By Corinne Murdock
State Senator Nancy Barto (R-Phoenix) reminded Arizonans last week that off-label treatments are legal during public health emergencies, including the COVID-19 pandemic. Barto cited her bill, SB1416, which was signed into law in May.
Barto explained the significance of the law during a radio interview on Monday. According to the senator, the law grants flexibility for health care providers to offer more tailored treatments to their patients.
“We know how important early treatment and prevention is in health care,” said Barto. “Expanding access to certain off-label medications during a pandemic can be life-saving in this fight, and physicians need every tool in the toolbox to appropriately treat patients without fear of losing their license.”
Last month, Governor Doug Ducey rescinded restrictions on the filling of two off-label drugs some prescribed for COVID-19: hydroxychloroquine and chloroquine. This further allowed health care providers flexibility, complementing Barto’s law:
“ ‘Lawful health care service’ means any health-related services or treatment, to the extent that the service or treatment is allowed or prohibited by law or regulation, including the off-label use of medications during a public health emergency, that may be provided to persons or businesses that are otherwise allowed to offer such services,” reads the law. “‘Off-label use’ means any use if the intent is the practice of medicine and the use is not specified in the labeling or indications for use for prescription drugs, biologics, approved medical devices and dietary supplements approved by the United States food and drug administration.”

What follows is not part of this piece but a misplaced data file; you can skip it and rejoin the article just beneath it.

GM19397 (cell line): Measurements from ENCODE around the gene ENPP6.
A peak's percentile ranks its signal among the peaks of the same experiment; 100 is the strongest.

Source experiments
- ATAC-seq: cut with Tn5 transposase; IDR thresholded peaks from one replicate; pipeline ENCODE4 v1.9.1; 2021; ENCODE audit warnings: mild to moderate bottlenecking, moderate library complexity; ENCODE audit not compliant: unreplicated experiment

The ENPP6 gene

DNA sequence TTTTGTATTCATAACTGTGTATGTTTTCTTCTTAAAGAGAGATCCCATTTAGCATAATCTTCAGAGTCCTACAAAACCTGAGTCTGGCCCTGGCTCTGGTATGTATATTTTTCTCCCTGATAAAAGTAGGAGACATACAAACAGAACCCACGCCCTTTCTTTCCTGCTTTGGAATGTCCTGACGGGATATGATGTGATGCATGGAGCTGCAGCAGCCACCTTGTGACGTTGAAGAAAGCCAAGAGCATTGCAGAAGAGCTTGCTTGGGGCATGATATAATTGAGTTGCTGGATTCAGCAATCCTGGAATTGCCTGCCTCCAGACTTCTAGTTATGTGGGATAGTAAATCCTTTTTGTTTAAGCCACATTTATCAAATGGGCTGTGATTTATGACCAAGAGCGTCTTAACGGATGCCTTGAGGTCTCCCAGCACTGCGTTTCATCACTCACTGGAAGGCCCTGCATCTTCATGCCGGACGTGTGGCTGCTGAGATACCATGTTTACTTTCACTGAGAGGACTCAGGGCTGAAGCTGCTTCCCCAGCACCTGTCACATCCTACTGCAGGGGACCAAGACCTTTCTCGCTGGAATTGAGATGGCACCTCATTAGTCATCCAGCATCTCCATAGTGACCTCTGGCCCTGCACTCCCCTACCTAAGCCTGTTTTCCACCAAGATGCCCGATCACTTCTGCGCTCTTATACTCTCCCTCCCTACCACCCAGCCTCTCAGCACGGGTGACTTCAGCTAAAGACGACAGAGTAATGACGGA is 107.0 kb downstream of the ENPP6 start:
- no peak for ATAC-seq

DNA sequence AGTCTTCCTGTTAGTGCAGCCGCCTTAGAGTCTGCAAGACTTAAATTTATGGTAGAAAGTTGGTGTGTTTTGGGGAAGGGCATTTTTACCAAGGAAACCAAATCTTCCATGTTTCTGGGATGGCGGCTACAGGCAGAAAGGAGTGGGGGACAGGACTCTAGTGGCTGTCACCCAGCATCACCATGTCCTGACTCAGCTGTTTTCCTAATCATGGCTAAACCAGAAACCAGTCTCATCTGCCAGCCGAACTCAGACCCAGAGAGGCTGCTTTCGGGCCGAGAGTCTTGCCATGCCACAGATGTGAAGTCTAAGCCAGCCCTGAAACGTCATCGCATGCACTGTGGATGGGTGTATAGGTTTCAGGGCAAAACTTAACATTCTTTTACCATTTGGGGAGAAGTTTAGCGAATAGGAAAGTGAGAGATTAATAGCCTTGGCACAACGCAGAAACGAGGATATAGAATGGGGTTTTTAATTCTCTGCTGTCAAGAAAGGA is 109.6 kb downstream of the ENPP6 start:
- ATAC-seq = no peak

Hydroxychloroquine and chloroquine aren’t recommended currently by the FDA to treat COVID-19. The FDA cautioned that the drug could cause heart rhythm problems, and the National Health Institute (NIH) assessed that it could work in theory but has failed in terms of both safety and efficacy.
In the case of COVID-19, treatments like Ivermectin have been popularized as off-label treatment options. When previous President Donald Trump contracted COVID-19 last October, he was given a cocktail of off-label drugs including: dexamethasone, remdesivir, and Regeneron’s monoclonal antibody. The president was also given zinc, Vitamin D, famotidine, melatonin, and aspirin.
Those are a few of several treatments approved by the FDA. For more severe cases, patients may be given Veklury (remdesivir). Monoclonal antibody treatments include sotrovimab, REGEN-COV (casirivimab and imdevimab), and Olumiant (baricitinib). Other treatments include the immunosuppressive Actemra (tocilizumab).